Hundreds of taxis on Thursday drove at a snail's pace across the Polish capital Warsaw in protest at the ride-sharing app Uber and other unlicenced competitors.
Other cab drivers gathered in front of the justice ministry to call for legislation to regulate the industry.
Traditional cab operators argue that the Uber app and others like it represent unfair competition because their drivers can dodge the rules and restrictions that regulate professionals.
"There are 12,500 legal taxis in Warsaw and around 8,000 to 9,000 unregistered working for Uber, Taxify and a couple dozen other similar app-based operators," said Jaroslaw Iglikowski, head of the Warsaw Taxi Drivers union.
"The app-based operators are taking around 30-35 percent of our overall business and up to 70 percent of night-time fares, especially on weekends," he told AFP.
The protesting cab drivers claim in a petition they gave the justice minister that the country is losing more than 700 million zloty (160 million euros, $190 million) annually in unpaid taxes because of Uber and others like it.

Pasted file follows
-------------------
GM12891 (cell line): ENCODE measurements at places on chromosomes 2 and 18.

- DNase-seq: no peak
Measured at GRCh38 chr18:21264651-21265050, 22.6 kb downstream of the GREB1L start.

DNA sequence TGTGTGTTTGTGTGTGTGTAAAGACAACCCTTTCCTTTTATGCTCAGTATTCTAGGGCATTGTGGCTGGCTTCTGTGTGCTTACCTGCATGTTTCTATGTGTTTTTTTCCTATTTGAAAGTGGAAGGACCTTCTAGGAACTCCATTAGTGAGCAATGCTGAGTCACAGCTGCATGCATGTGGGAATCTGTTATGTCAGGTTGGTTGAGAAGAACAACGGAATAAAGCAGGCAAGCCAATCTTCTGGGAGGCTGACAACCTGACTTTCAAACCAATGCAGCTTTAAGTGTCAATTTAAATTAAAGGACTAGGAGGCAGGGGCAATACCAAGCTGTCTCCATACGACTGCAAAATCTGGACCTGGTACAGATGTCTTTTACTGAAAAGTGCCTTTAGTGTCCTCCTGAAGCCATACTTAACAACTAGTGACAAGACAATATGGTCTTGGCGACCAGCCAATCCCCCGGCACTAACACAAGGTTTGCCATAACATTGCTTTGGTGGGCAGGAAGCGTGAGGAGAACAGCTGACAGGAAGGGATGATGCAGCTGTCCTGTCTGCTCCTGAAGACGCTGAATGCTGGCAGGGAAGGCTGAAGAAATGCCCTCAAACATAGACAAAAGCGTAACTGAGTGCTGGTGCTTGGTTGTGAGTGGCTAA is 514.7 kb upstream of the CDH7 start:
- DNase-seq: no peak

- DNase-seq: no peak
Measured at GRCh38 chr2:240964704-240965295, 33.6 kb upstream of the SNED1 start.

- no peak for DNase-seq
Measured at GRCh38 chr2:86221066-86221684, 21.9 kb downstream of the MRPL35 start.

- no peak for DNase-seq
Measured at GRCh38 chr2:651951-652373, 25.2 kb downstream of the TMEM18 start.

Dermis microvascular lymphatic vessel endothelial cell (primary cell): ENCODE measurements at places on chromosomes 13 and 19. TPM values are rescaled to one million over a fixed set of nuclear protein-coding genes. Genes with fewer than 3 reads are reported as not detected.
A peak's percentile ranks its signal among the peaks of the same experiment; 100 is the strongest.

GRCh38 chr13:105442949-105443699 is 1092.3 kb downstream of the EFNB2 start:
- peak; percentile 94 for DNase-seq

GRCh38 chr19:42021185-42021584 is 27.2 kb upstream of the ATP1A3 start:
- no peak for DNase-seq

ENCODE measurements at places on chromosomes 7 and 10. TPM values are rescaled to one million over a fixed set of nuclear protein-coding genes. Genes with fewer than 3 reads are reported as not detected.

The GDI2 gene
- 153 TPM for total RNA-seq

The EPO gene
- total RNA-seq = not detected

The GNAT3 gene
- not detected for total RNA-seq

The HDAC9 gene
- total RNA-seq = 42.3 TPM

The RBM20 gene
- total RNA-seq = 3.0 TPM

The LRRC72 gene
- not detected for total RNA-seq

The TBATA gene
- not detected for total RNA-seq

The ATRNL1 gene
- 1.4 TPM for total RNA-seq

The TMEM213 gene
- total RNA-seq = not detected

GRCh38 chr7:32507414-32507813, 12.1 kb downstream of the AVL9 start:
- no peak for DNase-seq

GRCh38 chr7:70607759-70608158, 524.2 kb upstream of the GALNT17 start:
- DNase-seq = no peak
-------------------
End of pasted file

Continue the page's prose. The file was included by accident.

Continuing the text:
The taxis dispersed in the early afternoon before rush hour, as the drivers had promised they would not cause traffic problems for city residents.
Uber has become one of Silicon Valley's biggest venture-funded startups and has expanded its ride-sharing services to dozens of countries.
It does not employ drivers or own vehicles, but instead relies on private contractors using their own cars, allowing them to run their own business.
The app claims it is a service provider, connecting passengers with these freelance drivers directly and cheaply.
But critics and competitors around the globe say this allows it to flout costly regulations such as stringent licensing requirements for taxi drivers, who undergo hundreds of hours of training.